House, Senate nail down spending plan
Photo by Kenny Eliason on Unsplash
By Jim Turner
News Service of Florida
May 1, 2023
TALLAHASSEE --- After what they called the “smoothest” budget negotiations in years, House and Senate leaders on Monday finished working out details of a spending plan that is expected to top $116 billion.
The plan for the fiscal year that will start July 1 would be more than $6 billion larger than the budget for the current year. The budget, which will be published Tuesday, includes such things as Gov. Ron DeSantis starting to get $4 billion he wants to speed a series of highway projects.
As other examples, $850 million is headed to a planned statewide wildlife corridor, and state employees will receive 5 percent raises, with additional pools of money set aside for incentives intended to keep valuable workers from seeking new jobs.
Meanwhile, more than 250 spending items sought by individual lawmakers were littered through the package. They range from $15 million for a crane replacement at JaxPort in Duval County to $250,000 for forensic genetic genealogy testing in Collier, Orange, Hillsborough and Palm Beach counties.
Senate Appropriations Chairman Doug Broxson, R-Gulf Breeze, said proposals put forward by senators focused on such issues as hurricane relief, universities, mental-health initiatives, seniors in nursing homes and graduate medical assistance to keep doctors from leaving Florida.
Details released Monday included $3.8 million for the Florida Department of Law Enforcement for protective operations. The agency’s duties include overseeing security for the governor.
Also, the plan includes $19.03 million to cover $5,000 hiring and retention bonuses for correctional officers at 15 Department of Corrections facilities with high vacancy rates. Another $8.5 million would go to raise salaries of correctional officers in privately operated facilities.
Broxson and House Appropriations Chairman Tom Leek, R-Ormond Beach, also agreed to provide $300 million for efforts to combat rising sea levels. The House had initially sought $400 million for sea-level measures, while the Senate was at $179.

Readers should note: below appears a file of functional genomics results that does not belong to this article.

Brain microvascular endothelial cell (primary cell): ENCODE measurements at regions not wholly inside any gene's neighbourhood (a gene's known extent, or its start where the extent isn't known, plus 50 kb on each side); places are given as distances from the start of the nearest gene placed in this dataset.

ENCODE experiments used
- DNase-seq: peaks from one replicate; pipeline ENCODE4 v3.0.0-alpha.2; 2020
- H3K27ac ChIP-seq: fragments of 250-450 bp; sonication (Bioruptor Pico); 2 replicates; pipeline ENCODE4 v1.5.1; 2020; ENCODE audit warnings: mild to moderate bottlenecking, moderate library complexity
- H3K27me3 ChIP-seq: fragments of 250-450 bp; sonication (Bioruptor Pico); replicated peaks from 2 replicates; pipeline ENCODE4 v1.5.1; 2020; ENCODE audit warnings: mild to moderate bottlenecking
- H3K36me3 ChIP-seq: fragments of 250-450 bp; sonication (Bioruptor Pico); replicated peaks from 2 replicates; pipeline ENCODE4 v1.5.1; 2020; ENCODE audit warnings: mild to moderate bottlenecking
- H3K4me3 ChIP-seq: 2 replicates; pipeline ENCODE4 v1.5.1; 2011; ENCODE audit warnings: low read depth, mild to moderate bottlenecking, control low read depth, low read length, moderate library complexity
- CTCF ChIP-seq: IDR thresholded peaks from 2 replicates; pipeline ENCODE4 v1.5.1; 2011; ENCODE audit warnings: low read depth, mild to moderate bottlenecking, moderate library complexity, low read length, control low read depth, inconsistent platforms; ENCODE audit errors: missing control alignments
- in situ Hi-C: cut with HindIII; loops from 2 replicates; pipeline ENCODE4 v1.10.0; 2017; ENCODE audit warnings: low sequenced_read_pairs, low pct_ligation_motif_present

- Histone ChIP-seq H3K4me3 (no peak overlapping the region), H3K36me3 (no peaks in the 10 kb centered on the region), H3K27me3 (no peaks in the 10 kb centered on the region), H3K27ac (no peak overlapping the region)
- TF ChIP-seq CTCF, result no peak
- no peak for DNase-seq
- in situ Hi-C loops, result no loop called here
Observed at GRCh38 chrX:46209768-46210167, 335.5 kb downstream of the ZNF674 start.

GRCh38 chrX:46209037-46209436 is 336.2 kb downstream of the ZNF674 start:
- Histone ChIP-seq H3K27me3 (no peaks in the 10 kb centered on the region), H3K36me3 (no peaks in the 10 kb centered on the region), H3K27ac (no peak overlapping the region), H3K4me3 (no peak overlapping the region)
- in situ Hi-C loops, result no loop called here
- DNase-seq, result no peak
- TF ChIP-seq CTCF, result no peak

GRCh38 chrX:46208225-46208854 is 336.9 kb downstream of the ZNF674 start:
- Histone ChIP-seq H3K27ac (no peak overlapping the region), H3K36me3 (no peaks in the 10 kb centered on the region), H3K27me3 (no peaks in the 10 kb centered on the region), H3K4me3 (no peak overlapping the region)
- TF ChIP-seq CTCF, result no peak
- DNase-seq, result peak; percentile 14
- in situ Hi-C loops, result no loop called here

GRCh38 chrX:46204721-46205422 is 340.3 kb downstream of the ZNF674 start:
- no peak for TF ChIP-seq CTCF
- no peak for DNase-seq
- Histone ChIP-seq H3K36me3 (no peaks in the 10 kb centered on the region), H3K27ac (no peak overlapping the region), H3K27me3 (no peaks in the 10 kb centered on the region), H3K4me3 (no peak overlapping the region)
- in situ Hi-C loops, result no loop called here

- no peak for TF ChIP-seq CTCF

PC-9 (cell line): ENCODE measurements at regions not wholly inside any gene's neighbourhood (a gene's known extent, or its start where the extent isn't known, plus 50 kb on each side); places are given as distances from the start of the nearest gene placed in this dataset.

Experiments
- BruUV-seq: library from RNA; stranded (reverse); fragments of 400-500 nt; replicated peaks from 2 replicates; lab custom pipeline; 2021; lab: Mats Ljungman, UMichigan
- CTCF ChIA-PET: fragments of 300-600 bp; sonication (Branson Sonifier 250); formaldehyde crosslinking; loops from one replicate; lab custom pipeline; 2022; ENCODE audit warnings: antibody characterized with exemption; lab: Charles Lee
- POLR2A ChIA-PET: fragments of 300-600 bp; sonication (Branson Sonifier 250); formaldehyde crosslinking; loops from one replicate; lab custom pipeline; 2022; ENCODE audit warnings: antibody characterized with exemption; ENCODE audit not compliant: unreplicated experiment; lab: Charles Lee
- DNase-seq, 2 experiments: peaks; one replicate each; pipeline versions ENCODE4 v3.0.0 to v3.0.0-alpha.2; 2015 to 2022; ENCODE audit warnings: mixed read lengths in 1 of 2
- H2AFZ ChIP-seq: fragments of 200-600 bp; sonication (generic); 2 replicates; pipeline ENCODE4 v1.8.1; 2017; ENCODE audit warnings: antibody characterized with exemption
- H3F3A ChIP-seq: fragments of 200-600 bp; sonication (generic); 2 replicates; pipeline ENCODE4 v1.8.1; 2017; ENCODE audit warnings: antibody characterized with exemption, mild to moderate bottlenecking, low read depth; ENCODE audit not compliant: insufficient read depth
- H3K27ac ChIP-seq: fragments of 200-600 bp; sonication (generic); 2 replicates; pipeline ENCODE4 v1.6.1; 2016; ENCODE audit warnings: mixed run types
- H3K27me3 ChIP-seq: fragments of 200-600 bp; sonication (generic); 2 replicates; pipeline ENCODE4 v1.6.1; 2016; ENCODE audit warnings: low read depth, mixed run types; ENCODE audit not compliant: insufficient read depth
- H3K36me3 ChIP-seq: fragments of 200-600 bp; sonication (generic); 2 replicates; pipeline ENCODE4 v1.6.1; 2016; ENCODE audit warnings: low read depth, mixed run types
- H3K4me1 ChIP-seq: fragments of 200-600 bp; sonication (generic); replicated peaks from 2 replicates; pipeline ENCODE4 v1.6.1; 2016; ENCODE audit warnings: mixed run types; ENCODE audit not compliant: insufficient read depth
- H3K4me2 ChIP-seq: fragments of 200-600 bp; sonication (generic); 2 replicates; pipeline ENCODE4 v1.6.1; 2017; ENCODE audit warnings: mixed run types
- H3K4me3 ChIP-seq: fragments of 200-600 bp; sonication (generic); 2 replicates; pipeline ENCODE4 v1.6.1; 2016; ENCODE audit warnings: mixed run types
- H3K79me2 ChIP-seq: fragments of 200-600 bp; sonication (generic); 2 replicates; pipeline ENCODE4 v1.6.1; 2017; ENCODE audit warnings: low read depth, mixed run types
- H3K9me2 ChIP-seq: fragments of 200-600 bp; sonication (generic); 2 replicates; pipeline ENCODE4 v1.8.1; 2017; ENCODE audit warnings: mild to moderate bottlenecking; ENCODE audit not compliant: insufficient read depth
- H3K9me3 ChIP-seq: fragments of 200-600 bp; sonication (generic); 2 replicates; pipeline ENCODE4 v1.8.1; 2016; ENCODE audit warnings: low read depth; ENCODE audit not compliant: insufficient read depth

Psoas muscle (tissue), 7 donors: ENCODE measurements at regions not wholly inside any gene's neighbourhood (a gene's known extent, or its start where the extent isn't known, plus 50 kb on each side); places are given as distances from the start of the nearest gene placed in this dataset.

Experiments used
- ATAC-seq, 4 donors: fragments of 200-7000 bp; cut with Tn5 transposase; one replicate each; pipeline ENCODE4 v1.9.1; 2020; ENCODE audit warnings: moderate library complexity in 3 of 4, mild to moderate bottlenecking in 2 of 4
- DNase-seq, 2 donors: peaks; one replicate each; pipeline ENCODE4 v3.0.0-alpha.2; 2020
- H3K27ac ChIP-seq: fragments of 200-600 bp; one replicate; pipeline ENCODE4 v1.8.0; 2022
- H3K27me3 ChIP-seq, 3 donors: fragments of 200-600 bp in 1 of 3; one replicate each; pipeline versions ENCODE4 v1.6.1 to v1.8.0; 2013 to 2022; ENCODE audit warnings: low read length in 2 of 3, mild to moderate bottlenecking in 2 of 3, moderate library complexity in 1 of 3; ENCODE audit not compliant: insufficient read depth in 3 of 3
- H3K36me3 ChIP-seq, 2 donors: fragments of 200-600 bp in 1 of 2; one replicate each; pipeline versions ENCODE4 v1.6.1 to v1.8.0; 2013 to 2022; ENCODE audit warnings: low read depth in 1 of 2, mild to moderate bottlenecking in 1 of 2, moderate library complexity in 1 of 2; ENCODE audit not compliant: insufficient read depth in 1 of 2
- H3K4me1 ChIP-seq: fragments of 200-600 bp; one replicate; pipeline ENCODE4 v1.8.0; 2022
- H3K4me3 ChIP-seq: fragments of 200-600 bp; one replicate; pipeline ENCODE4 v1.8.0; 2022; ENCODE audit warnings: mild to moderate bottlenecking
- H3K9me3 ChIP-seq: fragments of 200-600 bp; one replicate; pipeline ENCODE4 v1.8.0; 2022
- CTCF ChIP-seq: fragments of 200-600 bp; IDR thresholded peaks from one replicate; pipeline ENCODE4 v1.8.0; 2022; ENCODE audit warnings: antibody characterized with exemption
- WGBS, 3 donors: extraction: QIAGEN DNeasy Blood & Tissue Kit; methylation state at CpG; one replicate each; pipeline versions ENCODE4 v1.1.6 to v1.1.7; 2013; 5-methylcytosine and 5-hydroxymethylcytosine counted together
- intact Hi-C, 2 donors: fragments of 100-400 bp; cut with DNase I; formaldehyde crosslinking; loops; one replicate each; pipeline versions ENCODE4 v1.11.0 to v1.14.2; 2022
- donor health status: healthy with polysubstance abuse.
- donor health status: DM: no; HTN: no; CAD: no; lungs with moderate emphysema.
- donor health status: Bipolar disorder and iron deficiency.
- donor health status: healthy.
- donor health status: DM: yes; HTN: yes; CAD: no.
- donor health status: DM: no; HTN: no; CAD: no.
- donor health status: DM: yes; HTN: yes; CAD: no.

The Senate also agreed to a House proposal to spend $100 million for purchasing conservation easements, which are a way to limit development on agricultural land while allowing ranchers and farmers to continue operating. The Senate had proposed $400 million for the program, which is within the Department of Agriculture and Consumer Services.
The department received $300 million for land-preservation programs in the current year, with most of the money going to conservation easements.
The House and Senate also agreed to spend $382.5 million during the upcoming 2023-2024 fiscal year for Everglades restoration.
Among deals reached over the weekend was the creation of a drone replacement program within the Florida Department of Law Enforcement. A state directive last month ordered an immediate halt to using certain drones from a “foreign country of concern,” primarily China, and limiting the future use to drones made by a list of “approved manufacturers.”
The budget would require drones that are turned in to be sent for analysis at the Florida Center for Cybersecurity at the University of South Florida.
To be eligible for replacement, drones must still be in working condition. Funding would be provided based upon the drones’ current value.
“We know we’re going to have to retire thousands of dollars of drones,” Broxson said Saturday.
DeSantis in January announced what he dubbed the Moving Florida Forward plans to speed construction on 20 road projects. With DeSantis seeking $4 billion, the new budget will initially provide $2.5 billion.
The Joint Legislative Budget Commission, which is made up of House and Senate members and can make mid-year budget decisions, would be able to release the remaining $1.5 billion when road plans are advanced, Broxson said.
Lawmakers are flush with cash this year, in part because tax revenues have repeatedly topped estimates.
Conference committees began negotiating the various areas of the budget early last week. Unresolved issues moved Friday to Broxson and Leek.
The two spent much of Saturday and Sunday working on the remaining differences.
“We have had about the smoothest budget process, certainly the smoothest I’ve ever seen, and maybe one of the smoothest we've ever had,” Leek said as talks opened on Saturday. “And that's a credit to our friends in the Senate and to the staff and everybody working together.”
Broxson agreed with the assessment that the talks haven’t been as contentious as in prior years.
“Chairman Leek has really only hollered at me twice. And he did it without profanity,” Broxson said.
The budget is on target for votes Friday, the last scheduled day of the regular legislative session. State law requires a 72-hour “cooling off” period before lawmakers can vote on the budget. That would be met if the budget is published Tuesday.